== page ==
Semi-aridMannar Island (Eastern coastal belt in Northern Province)Coastal sand aquifer with underline limestone bedrock7.76.9–9.0Neutral to alkalineInteraction with carbonate-rich minerals in the bedrock and higher evaporation rates due to semi-arid climate [36]
Semi-aridMannar (inland region)Limestone karst aquifer 6.52–7.93Neutral to slightly alkalineInteraction with carbonate-rich minerals in the bedrock and higher evaporation rates due to semi-arid climate100% below MALs (WHO)[28]
Semi-aridMannar (inland region)Alluvial aquifer 7.53–7.93Slightly alkalineInteraction with carbonate-rich minerals in the bedrock and higher evaporation rates due to semi-arid climate100% below MALs (WHO)[28]
Wet zoneWestern Province, Central Island and western part of Southern ProvinceFractured metamorphic acid rocks, base rock, and laterite Cabook aquifers7.14–7.8Slightly acidicInteraction with less soluble metamorphic acid rocks which is lower in acid buffering capability. and dilution by heavy annual rainfall [37,38,39]
Semi-aridThe eastern half of the Southern Province (Hambantota)Fractured hard metamorphic bedrock–regolith aquifer7.9 AlkalineLess soluble metamorphic bedrock (marble) and higher evaporation rates due to semi-arid climate100% below MALs (WHO)[40]
Semi-aridMalala Oya river basin (Hambantota)Alluvial aquifer 6.5–8.1Slightly alkalineLess soluble metamorphic bedrock (marble) but higher evaporation rates due to semi-arid climate100% below MALs (WHO)[30]
Table 3. Anthropogenic activities affecting the groundwater quality in different regions of Sri Lanka.
Table 3. Anthropogenic activities affecting the groundwater quality in different regions of Sri Lanka.
Anthropogenic FactorsSubcategoryMajor Source of ContaminantContaminantsContamination MechanismMajor CausesAffected RegionsHealth Effects due to Drinking GroundwaterRelated References
Agricultural ImpactsIntensive agricultural practicesOveruse of inorganic fertilizersNutrients (nitrate and phosphate)Contaminant leach from soil to shallow groundwater by rainwater infiltrationLack of awareness about the productivity of the crops, the dosage of fertilizers
Availability of low-cost, poor-quality fertilizers
Karst limestone aquifer systems in the Jaffna peninsula
Sandy aquifers located along the coastal belt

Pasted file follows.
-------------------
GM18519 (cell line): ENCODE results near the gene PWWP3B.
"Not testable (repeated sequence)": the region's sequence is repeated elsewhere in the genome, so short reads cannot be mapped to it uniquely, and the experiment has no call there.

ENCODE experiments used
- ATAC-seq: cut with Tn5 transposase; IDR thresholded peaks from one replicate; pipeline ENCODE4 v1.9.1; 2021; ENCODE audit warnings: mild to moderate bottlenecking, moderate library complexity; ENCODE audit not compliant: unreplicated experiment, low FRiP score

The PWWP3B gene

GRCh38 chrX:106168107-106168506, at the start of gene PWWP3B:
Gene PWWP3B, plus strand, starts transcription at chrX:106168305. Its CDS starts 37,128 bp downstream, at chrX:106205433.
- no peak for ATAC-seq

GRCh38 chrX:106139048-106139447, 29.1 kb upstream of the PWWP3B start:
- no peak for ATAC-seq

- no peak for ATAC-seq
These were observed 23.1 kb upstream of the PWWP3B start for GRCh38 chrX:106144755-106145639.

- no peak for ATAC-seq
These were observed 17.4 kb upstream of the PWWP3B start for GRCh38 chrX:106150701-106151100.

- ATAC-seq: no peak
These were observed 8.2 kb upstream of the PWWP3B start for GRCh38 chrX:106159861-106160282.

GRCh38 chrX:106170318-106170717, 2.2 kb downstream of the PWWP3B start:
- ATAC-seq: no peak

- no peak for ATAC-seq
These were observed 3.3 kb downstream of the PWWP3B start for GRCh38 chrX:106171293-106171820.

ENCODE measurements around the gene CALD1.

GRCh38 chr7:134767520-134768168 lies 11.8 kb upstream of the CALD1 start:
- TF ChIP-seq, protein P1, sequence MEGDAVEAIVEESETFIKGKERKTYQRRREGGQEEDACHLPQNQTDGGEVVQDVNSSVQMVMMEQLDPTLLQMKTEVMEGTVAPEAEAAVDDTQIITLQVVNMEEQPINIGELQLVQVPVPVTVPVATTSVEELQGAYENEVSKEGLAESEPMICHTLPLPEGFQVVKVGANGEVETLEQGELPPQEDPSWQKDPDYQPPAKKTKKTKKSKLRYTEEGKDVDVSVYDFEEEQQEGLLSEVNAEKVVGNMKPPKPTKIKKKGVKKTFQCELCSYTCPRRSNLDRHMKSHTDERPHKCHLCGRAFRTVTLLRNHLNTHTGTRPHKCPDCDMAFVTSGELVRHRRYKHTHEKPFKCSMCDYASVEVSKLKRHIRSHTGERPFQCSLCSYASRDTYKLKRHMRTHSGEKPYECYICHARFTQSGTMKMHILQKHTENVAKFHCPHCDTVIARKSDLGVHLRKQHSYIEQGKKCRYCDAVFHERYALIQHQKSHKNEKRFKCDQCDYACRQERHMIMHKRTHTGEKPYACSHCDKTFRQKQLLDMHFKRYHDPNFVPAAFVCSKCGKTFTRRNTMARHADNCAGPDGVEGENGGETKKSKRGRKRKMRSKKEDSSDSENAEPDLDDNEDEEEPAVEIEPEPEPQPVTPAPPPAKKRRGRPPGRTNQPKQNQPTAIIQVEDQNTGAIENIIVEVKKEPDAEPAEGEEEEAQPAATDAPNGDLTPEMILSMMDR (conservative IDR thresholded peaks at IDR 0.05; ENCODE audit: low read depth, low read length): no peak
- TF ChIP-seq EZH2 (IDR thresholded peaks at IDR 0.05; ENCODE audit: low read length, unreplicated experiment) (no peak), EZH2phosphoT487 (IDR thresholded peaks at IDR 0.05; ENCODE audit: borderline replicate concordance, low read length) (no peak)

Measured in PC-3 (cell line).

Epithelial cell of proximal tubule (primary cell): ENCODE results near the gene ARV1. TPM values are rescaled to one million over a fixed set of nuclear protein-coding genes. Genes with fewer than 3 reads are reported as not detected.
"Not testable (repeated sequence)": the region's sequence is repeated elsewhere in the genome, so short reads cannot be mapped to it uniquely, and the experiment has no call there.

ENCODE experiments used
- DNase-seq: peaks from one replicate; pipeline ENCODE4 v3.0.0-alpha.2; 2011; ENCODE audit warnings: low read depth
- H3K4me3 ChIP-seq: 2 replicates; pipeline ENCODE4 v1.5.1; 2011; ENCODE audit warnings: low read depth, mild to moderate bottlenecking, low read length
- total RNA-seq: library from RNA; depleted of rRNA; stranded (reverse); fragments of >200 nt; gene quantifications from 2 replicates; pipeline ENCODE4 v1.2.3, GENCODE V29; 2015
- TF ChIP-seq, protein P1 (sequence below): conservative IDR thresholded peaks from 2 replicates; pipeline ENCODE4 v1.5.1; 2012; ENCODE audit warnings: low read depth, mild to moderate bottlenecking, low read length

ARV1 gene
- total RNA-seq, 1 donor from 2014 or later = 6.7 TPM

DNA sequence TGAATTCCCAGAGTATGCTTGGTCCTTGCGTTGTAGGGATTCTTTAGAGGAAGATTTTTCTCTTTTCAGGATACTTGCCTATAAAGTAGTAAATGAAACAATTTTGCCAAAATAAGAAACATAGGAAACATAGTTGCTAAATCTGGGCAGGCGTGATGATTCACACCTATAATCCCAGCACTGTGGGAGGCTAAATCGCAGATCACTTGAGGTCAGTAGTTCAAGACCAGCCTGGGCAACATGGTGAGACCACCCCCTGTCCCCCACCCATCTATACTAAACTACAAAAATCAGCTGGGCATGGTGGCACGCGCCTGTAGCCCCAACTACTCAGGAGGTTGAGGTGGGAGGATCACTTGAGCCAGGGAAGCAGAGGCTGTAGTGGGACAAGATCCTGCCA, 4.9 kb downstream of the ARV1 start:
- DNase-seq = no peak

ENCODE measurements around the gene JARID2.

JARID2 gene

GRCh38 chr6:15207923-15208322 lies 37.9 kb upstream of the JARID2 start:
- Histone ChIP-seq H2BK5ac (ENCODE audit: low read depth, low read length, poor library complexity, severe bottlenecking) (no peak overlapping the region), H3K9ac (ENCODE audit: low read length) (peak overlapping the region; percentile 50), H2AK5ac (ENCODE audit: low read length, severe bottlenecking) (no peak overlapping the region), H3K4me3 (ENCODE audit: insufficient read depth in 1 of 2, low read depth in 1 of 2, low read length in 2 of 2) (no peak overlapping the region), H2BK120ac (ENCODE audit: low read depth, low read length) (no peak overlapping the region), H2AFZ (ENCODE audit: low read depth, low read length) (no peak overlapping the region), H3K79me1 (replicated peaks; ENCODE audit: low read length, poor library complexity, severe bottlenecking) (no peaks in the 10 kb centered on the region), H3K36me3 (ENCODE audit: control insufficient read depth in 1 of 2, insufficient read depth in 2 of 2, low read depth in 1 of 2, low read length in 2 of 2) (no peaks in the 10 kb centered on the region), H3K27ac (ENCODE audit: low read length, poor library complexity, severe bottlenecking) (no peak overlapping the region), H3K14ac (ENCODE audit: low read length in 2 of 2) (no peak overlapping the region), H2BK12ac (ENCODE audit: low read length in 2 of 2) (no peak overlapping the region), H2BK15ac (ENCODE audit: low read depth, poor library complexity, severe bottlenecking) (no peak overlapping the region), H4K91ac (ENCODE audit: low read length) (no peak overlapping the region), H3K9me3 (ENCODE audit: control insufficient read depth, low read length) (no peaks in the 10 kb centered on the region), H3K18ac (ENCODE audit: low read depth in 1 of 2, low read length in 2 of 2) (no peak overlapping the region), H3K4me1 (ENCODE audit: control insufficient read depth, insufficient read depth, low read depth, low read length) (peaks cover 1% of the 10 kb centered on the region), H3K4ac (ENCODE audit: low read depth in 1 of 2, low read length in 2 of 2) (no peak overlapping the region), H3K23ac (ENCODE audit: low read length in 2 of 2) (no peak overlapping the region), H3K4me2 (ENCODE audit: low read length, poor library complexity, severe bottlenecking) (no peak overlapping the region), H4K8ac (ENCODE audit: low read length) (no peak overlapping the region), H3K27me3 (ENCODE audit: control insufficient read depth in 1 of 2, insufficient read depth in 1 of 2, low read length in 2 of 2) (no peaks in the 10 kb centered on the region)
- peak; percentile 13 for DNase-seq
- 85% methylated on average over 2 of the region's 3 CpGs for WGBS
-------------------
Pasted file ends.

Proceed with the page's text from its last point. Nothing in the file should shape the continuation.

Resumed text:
Kidney failures (e.g., CKDu)
Blue baby syndrome
Typhoid fever
Heavy metal pollution
Overuse of pesticides and insecticidesHeavy metal and organic contaminants such as glyphosateDegradative residues from the agrochemical used in agricultural lands can infiltrate the groundwater table in the wet seasonLack of awareness about the effectiveness and dosage of pesticides
Availability of poor, unacceptable quality agrochemicals in Sri Lanka
North Central Province
Uva Province
Northern Province
Kidney failures (e.g., CKDu)[65,66,67,68,69,70]
UrbanizationImproper waste disposal Open waste dumping sitesNutrients (nitrate and phosphate)
Heavy metals
Microbial pathogens
Contaminants leached from open waste dumping sites around Sri LankaUnavailability of a proper waste management system
Higher production of waste due to increasing population
Urban areas in Kandy, Batticaloa
Western Province (Colombo)
Unsuitable sanitary practicesSanitary soakage pitsNutrients (nitrate and phosphate
Microbial pathogens
Contaminants leached from soakage pits due to inadequate distance between drinking water sources (shallow dug wells) and the toilet pits, and vertical distance between the bottom of the soakage pit and the groundwaterLack of awareness
Not following proper guidelines for building sanitary soakage pits (18 m minimum distance from drinking water source, accepted by Health Ministry)
Lack of proper disposal methods for sanitary practices
The high population density in rural areas
Rural regions such as Northern Province (Jaffna) and Central Province Highland regionsTyphoid fever
Table 4. Temporal variation of nitrate in groundwater of different agricultural regions in Sri Lanka, from 1985 to present.
Table 4. Temporal variation of nitrate in groundwater of different agricultural regions in Sri Lanka, from 1985 to present.
District1985 [59] (mg L−1)2001, 2017—Recent (mg L−1)Literature
Jaffna>200.751 [61]
Puttalam1–10 36642
Hambantota0–10 1282
Anuradhapura0–20 1316
Mannar20–40, >40 13515
Batticaloa0–2048171 [71]
1.596.6 [79]
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Indika, S.; Wei, Y.; Cooray, T.; Ritigala, T.; Jinadasa, K.B.S.N.; Weragoda, S.K.; Weerasooriya, R. Groundwater-Based Drinking Water Supply in Sri Lanka: Status and Perspectives. Water 2022, 14, 1428.

AMA Style

Indika S, Wei Y, Cooray T, Ritigala T, Jinadasa KBSN, Weragoda SK, Weerasooriya R. Groundwater-Based Drinking Water Supply in Sri Lanka: Status and Perspectives. Water. 2022; 14(9):1428.

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Indika, Suresh, Yuansong Wei, Titus Cooray, Tharindu Ritigala, K. B. S. N. Jinadasa, Sujithra K. Weragoda, and Rohan Weerasooriya. 2022. "Groundwater-Based Drinking Water Supply in Sri Lanka: Status and Perspectives" Water 14, no. 9: 1428.